Tuesday, 29 November 2016

View GWT emulated Long in browser developer tools


I would like to see the long value of a GWT emulated Long in my browser's developer tools.

I already know how to pause and debug my web app, but when I inspect a Long value, it looks similar to {h:0, m:544, l:54210}.


Imagine that we have an emulated Long value: myLongVal={h:1, m:234, l:567}

To translate this to a human-readable Long (in most, but not all cases), type the following in the developer tools console:

myLongVal.h*Math.pow(2,44) + myLongVal.m*Math.pow(2,22) + myLongVal.l

(See screenshot)


This was verified to work in GWT 2.7. Your mileage may vary for other versions.

The above method should work for Long values that are low enough. However, overflow may occur for larger emulated Long values as the cast to a Javascript double does not cover as many bits as a long integer.

Note that if you have a browser that actually supports 64-bit integers or larger, you might be able to use the following:

(myLongVal.h << 44) + (myLongVal.m << 22) + myLongVal.l


Sunday, 27 November 2016

Chrome CPU throttling


I would like to slow down, or throttle Chrome to test my web app's responsiveness. My computer is too fast to represent devices in the real world.


Enable CPU throttling in Chrome Developer Tools:

  • F12 to open developer tools in Chrome
  • click on the "Timeline" tab
  • click the CPU throttling drop-down (beside the trash can/garbage collect icon) (see image below)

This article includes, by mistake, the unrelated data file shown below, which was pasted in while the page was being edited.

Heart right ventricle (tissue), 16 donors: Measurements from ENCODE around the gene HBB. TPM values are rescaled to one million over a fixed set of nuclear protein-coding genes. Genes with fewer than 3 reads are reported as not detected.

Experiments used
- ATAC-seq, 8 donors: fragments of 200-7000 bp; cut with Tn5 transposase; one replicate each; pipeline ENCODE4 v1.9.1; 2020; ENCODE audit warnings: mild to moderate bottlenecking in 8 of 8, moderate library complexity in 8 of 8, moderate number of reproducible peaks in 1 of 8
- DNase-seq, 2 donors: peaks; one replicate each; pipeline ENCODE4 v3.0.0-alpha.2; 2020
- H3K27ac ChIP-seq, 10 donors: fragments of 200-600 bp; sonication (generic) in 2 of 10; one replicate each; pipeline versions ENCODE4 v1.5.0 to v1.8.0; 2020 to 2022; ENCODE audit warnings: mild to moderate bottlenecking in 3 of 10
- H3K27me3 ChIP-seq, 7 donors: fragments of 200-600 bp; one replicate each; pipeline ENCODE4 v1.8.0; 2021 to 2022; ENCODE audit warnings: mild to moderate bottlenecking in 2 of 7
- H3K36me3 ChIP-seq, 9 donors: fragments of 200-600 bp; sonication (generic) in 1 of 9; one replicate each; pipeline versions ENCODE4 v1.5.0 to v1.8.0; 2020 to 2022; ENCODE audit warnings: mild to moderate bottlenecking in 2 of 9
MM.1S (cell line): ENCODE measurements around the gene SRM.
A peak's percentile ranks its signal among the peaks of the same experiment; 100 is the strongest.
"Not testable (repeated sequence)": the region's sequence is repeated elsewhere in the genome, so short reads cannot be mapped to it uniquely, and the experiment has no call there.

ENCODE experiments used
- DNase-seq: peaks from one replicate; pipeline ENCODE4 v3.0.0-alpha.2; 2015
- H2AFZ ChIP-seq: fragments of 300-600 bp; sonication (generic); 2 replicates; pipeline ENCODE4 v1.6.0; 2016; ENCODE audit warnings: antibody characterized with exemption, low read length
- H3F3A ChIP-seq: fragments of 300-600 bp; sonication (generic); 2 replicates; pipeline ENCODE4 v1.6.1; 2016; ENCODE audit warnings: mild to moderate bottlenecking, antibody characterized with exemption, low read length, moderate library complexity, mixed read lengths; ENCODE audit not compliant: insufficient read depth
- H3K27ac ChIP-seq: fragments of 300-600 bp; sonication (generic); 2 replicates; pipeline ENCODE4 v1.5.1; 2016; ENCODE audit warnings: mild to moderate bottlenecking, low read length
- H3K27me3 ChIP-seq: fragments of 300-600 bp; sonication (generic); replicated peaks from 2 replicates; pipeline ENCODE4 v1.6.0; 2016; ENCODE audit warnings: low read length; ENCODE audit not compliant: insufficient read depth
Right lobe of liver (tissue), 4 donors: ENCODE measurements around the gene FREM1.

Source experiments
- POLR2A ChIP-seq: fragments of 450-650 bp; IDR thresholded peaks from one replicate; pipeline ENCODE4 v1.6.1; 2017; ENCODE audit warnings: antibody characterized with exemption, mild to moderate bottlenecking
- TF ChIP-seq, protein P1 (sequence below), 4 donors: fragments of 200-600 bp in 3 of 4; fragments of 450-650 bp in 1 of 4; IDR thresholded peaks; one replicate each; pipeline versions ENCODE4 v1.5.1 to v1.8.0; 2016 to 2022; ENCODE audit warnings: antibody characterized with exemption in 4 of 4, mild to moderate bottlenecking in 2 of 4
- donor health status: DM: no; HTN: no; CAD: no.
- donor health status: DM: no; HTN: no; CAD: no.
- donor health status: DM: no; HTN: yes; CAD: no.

• select your desired throttle speed


This was verified to work in Chrome version 54. Your mileage my vary with different versions and on different machines.

Also note that while this may help simulate and uncover some performance issues for scripts during development, it may not completely simulate issues experienced on slower devices. Using a virtual machine, or a real test machine would generally be preferred for more comprehensive testing.

Nonetheless, a big "thank you" to the Chrome developers for including such a useful feature :)


Package-level javadoc comments


How can I add package-level javadoc comments to my Java project?


  • In your package's directory, add a file named "package-info.java"
  • In this file, include the package-level javadoc comment, as well as the package declaration



 * Provides an example package-level javadoc comment.
 * @since 1.0
package myprojectroot.mypackage;

Additional hints:

  • in Eclipse, you can create this file by adding a "new file" to the package (instead of a new Java class, etc.)


Copy local scope variables in Chrome developer tools


I would like to use Chrome developer tools to access local scoped variables when debugging Javascript applications.

I am already familiar with debugging with using developer tools, including setting breakpoints and pausing code execution.

How to reminder:

  • set break point to pause execution within the desired scope
  • to access the local scope variable, type it in the console while script execution is still paused in the desired scope (see image below)


This was verified to work in Chrome version 54. Your mileage may vary using other versions.

Sunday, 20 November 2016

Clear icon cache in windows 7/8/10


I want to clear the Windows icon cache because a Windows shortcut is currently displaying an old, incorrect icon.


  • press [Windows Key]+R (to get the run dialog)
  • in windows 7/8, run the command: ie4uinit.exe -ClearIconCache
  • in windows 10, run the command: ie4uinit.exe -show

Additional notes:

This was verified to work in Windows 7 and Windows 10 without requiring a restart. Your mileage may vary.